“I want to see us win championships,” George Washington AD Patrick Nero said. “I want us to win Atlantic 10 championships. I want us to begin to compete in certain sports where it is possible for national championships. (Matt McClain/FOR THE WASHINGTON POST)

Officially, George Washington Athletic Director Patrick Nero has been on the job a little more than two months, but Nero’s tenure actually began well before his July 1 start date.

Shortly after his hiring was announced in April, Nero fired longtime men’s basketball coach Karl Hobbs and hired Mike Lonergan to replace him — all before Nero moved into his Smith Center office.

By making his first act as athletic director a coaching change in GW’s most high-profile sport, the former America East commissioner not only put his immediate stamp on the athletic program but also tied his fate to Lonergan’s.

The moves appear to signal Nero’s intention to propel GW athletics to a level equal to the university’s profile.

“Most important to me would be to match the excellence that is everywhere on campus,” Nero said.

In an extensive interview at his office this summer, Nero talked about why he made a change in men’s basketball, the challenges of making GW competitive in the Atlantic 10 Conference, the findings of the university’s athletic review committee and what he believes the mission of GW’s athletic department should be.

“I want to see us win championships,” Nero said. “I want us to win Atlantic 10 championships. I want us to begin to compete in certain sports where it is possible for national championships. I really do. I mean, I’m okay with saying winning is important.”

But Nero knows that winning takes resources, something that has been in short supply at GW. One of the first things he did after taking the job was to look at where GW stood in terms of athletic spending in relation to other Atlantic 10 teams.

“Typically, our funding is the bottom third of the conference,” he said, noting that GW’s fundraising was “very far behind.”

“We don’t have a traditional athletic fundraising unit right now,” he said.

Unlike just about every other athletic program in the Atlantic 10, GW does not have a stand-alone development office in its athletic department. Most conference schools have from three to six people dedicated to raising money for athletics. GW has one full-time athletic fundraiser who is housed in the university’s development office.

Because fundraising tends to be the primary revenue stream for athletic programs at private universities, GW has been hampered by its lack of staffing in this area.

In addition, GW’s situation is unusual in that intercollegiate athletics, recreation sports (intramurals, club teams), and student health and wellness are all funded out of the athletics budget, with more than 50 percent of those funds being spent on recreation and the Lerner Health and Wellness Center, the on-campus fitness facility for staff and students. This is one of the concerns being addressed by the university’s athletic review committee.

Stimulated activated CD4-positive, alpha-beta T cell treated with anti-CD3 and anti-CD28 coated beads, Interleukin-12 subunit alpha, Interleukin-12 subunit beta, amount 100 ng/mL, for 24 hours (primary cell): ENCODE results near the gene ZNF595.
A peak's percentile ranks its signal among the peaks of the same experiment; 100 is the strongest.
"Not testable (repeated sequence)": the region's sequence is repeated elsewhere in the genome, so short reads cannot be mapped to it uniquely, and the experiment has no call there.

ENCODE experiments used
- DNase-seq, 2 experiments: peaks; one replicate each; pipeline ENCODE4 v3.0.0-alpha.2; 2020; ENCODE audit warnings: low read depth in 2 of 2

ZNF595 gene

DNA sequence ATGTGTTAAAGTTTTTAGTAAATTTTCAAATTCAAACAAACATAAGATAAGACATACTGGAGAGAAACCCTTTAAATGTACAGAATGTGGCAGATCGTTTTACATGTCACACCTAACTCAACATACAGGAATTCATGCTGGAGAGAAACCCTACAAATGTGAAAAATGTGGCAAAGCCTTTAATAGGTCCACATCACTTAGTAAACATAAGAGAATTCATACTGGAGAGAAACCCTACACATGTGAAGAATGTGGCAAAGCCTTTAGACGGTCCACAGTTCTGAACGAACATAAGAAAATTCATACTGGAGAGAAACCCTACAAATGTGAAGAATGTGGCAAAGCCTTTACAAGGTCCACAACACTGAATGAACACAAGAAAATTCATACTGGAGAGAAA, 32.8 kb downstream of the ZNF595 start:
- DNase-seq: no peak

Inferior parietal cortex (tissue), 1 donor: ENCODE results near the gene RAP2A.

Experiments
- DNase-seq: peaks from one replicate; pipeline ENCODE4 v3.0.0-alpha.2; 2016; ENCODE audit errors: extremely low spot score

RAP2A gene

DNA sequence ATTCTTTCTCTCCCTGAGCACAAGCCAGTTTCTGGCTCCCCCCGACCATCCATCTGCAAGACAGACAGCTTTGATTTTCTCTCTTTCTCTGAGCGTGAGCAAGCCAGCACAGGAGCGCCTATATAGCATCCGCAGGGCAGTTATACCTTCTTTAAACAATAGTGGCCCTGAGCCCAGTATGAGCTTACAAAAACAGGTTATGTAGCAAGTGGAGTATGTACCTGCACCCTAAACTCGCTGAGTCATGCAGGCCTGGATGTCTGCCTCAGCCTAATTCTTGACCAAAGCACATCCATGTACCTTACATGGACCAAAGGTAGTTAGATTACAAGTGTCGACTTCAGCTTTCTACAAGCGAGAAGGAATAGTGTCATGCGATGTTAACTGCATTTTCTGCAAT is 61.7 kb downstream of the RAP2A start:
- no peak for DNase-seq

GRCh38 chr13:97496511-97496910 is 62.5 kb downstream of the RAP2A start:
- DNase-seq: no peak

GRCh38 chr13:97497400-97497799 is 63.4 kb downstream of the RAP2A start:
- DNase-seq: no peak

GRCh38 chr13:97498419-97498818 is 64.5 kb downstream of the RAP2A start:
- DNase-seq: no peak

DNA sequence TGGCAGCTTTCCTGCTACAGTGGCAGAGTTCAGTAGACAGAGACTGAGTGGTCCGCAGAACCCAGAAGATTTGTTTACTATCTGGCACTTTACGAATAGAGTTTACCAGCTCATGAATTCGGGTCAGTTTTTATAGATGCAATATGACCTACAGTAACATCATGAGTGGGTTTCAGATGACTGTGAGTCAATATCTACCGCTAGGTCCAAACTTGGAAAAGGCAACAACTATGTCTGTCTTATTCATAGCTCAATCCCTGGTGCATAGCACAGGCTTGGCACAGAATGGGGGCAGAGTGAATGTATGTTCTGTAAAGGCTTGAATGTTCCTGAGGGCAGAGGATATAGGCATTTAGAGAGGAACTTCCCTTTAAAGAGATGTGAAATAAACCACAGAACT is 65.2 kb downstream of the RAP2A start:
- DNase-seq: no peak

The committee, which was formed this year, put together a 1,200-page report on its initial findings. It has now split into two groups — one for intercollegiate athletics, one for recreation sports and health and wellness — that will put forward recommendations based on those findings later this year.

“We formed a Board of Trustee committee that is looking specifically at the intercollegiate piece,” Nero said. “We have 22 sports. How do we make them successful? Is it the right number of sports? Is it the right grouping of sports? We want to fund our sports to the level where they can be competitive, and if we can’t, then maybe they belong better in this club sports program.”

Nero already has addressed some of the findings. A new turf field was installed at the school’s Mount Vernon campus in Northwest Washington. The school hired an architect to begin renovations to the school’s baseball field at Barcroft Park in Arlington. Student-athletes will receive a boost in their meal money this year.

Of all the items being discussed, none involve GW leaving the Atlantic 10. Nero stated he believes the league is the best fit for GW. However, given the rapidly changing landscape of college sports, the Colonials could find themselves in search of a new conference home in the future.

“The most important thing that GW can do for itself — and we have to look at our own interests — the most important thing that we can do is make ourselves attractive,” Nero said. “We can make ourselves attractive by making ourselves strong. . . . We’ve got to be more aggressive. We’ve got to do a lot more in the media. You will see increased television exposure for men’s and women’s basketball. We have to increase our presence. We have to become attractive. We’ve got to win.

“Our goal right now, because we don’t have football, our goal is always to be among the top non-football-playing schools in the country. We’re in the conference that houses that right now and so I have to position us to always remain there.”

To that end, Nero felt he needed to strengthen the men’s basketball program, which is why he made a coaching change so soon after taking the job.

“After having a lot of conversations with university leadership, the feeling was this wasn’t going to be a long-term relationship,” Nero said. “The feeling was GW, between the strategic plan and the changing of leadership, was at a point where it was just time to start fresh and start new. And the feeling was we weren’t going to be able to do that unless we made a move.”